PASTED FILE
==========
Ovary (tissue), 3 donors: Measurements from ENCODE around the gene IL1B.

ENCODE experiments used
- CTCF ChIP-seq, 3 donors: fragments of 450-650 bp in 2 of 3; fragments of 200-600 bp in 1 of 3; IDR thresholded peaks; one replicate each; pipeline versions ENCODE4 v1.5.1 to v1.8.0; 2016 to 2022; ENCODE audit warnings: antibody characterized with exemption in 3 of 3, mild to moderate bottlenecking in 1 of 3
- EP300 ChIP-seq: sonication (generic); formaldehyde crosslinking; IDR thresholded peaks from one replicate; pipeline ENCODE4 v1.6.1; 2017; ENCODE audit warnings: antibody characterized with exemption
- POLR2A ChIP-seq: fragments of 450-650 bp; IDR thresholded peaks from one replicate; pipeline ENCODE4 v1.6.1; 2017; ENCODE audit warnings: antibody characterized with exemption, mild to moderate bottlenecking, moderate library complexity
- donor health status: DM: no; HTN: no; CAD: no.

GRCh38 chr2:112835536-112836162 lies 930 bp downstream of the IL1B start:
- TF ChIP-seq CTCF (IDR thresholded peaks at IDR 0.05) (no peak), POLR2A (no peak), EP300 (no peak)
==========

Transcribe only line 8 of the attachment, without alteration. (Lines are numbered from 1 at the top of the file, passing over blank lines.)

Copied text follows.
- TF ChIP-seq CTCF (IDR thresholded peaks at IDR 0.05) (no peak), POLR2A (no peak), EP300 (no peak)